Category Archives: Quick Fixes & Touch Ups

How to Restore a Framed Stained Glass Window (Again)

Tools Needed:

  • Minwax Indoor/Outdoor Helmsman Spar Urethane
  • Wood Glue
  • Hand Sander
  • Clamps
  • Cotton Swabs

Oak-Framed Stained Glass Window Damaged by Sunlight & Rain

Found: Stained Glass Window from Architectural Salvage

Twenty years ago (at least) I built an oak frame for this stained glass window I had found at an architectural salvage warehouse, which is the best place to find bargains like this! I gave it to a family member, who later hung it outdoors. When I recently spotted the window, it was stuck in the corner of a dark basement, falling apart. So, I took it back to my workshop.

Architectural Salvaged Oak Frame in Disrepair

As you can see, the weather had nearly erased the finish, but I knew I first had to deal with the four loose joints, as the rain had also broken down the glue holding the frame together. Follow along to see the steps I took to rehabilitate this stained glass window frame and give it a third life.

Loosening & Regluing Oak Frame Boards at Corners

1. Loosen and re-glue the boards.

I gently tapped the four boards of the frame apart, taking care not to loosen them to the point where the stained glass window would drop out of the grooves. I used a cotton swab to coat the inside of each joint with woodworker’s glue, then clamped them back together.

Sanding Oak Frame Down to Fresh Wood

2. Sand the frame down to fresh wood.

There was no possibility of saving the wood finish I had applied years ago. Besides that, the rain and sun had also discolored the surface of the oak frame, which all meant I would have to sand down to fresh wood.

Apply Minwax Helmsman Indoor/Outdoor Spar Urethane

3. Protect the wood with urethane.

Not sure just where the stained glass window would end up, I opted to protect the wood with Minwax Indoor/Outdoor Helmsman Spar Urethane, which has better resistance to moisture and sunlight than any interior finish.

Oak-Framed Stained Glass Window in Wood Shop

Right now the finished oak-framed stained glass window is hanging in my workshop — and both the window and I are hoping everyone will forget where it went….

Until next time,

Thanks for stopping by!

Bruce

 

 

 

Restoring a Vintage Bookstand

I never stop looking for antiques that I can bring to life back in my workshop – hopefully with just a little effort. So, when I spotted this forgotten, expanding bookstand I knew it had to come home with me.

I start each project like this, by first carefully vacuuming off the dust and dirt using the soft bristle attachment on my shop vacuum.

Since the original finish was intact but dry, I decided all it needed was a coat of Minwax® Paste Finishing Wax. I opted for Minwax’s darker version of the Paste Finishing Wax, as it also disguises any nicks and scratches in the dark oak.

Once it began to harden, I buffed the Paste Finishing Wax with a soft cloth to bring out a protective sheen.

And while this method of restoration does not always result in a dramatic change, it always feels good to know that you have saved a vintage piece while preserving its original appearance – all in just a few minutes time!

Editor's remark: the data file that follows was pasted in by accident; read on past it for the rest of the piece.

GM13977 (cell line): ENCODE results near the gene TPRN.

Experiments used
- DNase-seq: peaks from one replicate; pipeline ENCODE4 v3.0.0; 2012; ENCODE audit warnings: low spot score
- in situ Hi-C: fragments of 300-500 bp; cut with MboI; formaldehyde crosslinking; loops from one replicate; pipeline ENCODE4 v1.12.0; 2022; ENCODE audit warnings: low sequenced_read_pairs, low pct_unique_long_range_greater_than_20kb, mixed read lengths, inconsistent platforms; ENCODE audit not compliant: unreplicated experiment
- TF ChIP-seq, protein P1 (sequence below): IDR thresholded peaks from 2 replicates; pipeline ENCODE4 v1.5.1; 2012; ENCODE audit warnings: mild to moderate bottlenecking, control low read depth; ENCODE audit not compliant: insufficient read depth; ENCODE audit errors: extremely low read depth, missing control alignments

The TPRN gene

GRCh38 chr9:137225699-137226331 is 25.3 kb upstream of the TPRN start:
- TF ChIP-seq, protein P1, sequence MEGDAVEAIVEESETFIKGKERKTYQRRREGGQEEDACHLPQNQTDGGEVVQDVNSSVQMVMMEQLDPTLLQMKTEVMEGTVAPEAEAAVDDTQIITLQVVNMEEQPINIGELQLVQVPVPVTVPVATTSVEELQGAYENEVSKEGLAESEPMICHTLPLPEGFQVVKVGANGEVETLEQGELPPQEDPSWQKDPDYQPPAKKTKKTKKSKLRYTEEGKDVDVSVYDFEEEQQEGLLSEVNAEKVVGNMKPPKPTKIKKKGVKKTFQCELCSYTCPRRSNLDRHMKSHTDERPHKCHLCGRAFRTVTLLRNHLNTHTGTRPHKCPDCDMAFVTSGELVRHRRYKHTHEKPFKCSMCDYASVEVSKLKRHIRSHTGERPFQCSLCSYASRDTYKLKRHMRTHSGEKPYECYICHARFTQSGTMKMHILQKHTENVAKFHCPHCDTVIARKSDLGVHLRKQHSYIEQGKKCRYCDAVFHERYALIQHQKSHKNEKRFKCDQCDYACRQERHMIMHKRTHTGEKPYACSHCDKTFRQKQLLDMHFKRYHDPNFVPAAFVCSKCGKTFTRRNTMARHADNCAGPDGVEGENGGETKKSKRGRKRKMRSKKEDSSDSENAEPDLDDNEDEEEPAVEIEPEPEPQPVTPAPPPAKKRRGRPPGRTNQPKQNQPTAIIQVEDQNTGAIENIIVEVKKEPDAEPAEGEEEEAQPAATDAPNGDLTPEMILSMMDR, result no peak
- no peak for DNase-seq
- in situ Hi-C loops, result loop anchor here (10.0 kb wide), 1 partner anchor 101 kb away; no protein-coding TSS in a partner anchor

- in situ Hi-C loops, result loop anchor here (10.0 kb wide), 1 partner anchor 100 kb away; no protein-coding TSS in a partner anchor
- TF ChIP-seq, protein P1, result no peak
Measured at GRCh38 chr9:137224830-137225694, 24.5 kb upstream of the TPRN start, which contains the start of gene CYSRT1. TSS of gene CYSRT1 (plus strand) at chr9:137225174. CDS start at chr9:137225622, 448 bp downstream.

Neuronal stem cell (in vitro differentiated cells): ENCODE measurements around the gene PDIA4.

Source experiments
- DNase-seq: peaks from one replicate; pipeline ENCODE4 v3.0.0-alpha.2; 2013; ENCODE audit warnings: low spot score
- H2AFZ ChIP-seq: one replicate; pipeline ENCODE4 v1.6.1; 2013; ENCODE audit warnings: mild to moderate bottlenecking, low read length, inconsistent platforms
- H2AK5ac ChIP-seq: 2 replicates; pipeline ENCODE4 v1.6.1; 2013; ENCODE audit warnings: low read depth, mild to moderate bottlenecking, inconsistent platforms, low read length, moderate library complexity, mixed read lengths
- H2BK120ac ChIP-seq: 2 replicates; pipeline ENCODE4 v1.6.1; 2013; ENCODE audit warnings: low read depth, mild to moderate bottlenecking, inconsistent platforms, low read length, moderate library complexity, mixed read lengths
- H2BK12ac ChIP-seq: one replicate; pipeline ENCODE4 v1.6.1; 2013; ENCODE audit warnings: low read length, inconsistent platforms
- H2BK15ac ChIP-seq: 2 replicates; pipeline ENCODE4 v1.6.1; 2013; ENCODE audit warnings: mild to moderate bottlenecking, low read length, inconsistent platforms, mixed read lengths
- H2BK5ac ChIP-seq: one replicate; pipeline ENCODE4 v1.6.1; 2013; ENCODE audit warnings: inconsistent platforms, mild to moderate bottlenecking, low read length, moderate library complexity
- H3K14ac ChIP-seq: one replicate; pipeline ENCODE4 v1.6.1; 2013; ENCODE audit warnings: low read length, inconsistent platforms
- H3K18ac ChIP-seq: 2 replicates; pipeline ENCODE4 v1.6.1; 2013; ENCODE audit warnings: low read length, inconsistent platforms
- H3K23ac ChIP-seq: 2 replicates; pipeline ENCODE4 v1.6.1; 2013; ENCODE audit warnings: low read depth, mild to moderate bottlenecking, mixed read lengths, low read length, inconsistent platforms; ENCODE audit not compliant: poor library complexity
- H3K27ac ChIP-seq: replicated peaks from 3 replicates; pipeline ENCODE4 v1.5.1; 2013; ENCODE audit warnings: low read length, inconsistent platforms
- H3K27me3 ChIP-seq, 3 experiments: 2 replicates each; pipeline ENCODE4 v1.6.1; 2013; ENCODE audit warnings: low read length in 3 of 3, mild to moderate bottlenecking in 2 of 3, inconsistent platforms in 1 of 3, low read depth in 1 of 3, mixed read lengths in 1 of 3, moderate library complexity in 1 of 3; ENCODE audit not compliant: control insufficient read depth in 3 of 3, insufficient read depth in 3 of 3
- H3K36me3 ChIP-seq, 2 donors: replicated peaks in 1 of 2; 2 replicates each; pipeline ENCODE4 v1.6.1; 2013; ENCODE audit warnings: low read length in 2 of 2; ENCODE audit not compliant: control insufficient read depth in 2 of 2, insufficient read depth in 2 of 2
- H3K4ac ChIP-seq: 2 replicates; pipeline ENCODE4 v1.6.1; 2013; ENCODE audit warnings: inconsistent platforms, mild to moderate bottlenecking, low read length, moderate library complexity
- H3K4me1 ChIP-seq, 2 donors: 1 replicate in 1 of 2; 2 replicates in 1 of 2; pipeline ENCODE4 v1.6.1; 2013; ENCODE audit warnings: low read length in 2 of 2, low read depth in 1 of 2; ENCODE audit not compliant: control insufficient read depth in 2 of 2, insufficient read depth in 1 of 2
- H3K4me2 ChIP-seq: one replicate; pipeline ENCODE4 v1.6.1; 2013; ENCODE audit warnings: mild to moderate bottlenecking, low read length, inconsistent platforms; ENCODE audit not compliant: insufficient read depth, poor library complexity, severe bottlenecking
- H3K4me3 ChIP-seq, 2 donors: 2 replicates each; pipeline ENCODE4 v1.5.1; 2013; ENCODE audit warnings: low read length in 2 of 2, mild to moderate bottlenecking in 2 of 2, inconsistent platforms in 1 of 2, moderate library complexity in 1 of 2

Until next time,

Thanks for stopping by!

Bruce

 

 

Making Those Missing Shelves

You may recall that I recently transformed a discarded 1990s microwave cart into this rolling serving center. However, each time I looked at the inside of the doors all I could see was the opportunity to add a pair of shelves to them.

So, I picked up some half-inch thick oak boards from my local home improvement center, then cut them to fit the inside of each door.

These thin boards were easy to glue and nail together, but I was left with some unsightly nail holes. To fill them, I squeezed in a small amount of Minwax® Stainable Wood Filler, which I sanded smooth as soon as it dried.

To match the rest of the serving center, I left the oak boards natural, but sealed and protected them using Minwax® Clear Aerosol Lacquer.

The lacquer dried quickly and it was easy to attach my shelves to the inside of the doors with small L-brackets positioned under each of the two shelves. Now when I open the doors, I no longer see a missed opportunity!

Until next time,

Thanks for stopping by!

Bruce

A Rolling Holiday Serving Cart

The holidays are always a time for parties, so when I took a closer look at this 1990s rolling microwave cart Leigh Ann had been using to pot plants in our garage, I got an idea.

All it had was a thin natural finish over the birch boards, so a light sanding with #150-grit sandpaper quickly removed it, along with the unsightly water marks.

Inside the cabinet was a single shelf and an open storage area, which I decided to use for a wine rack. Needing just four boards, it was easy to cut and nail together.

Under the shelf, I wanted to hang glasses. Using some scrap wood, I made some simple glass racks.

Birch boards always look great when kept natural, so I knew this was an ideal project to finish with four coats of Minwax® Clear Aerosol Lacquer. Note: see how I have my garage door open for ventilation? You can see, too, how the Aerosol Lacquer brings out the natural rich color of the wood.

Remember those dated round, white porcelain knobs? I replaced them with a more contemporary pair of square knobs.

When I was done, the rolling cart looked like this when closed….

And like this when open. The white center section is the original formica, after I scrubbed off the dirt from Leigh Ann’s potting projects. And in case you want a closer look at the interior….

Here it is.

So, the next time you are out hitting the thrift shops, keep an eye out for an out-dated kitchen cart you can easily transform into a contemporary serving cart.

Until next time,

Thanks for stopping by!

Bruce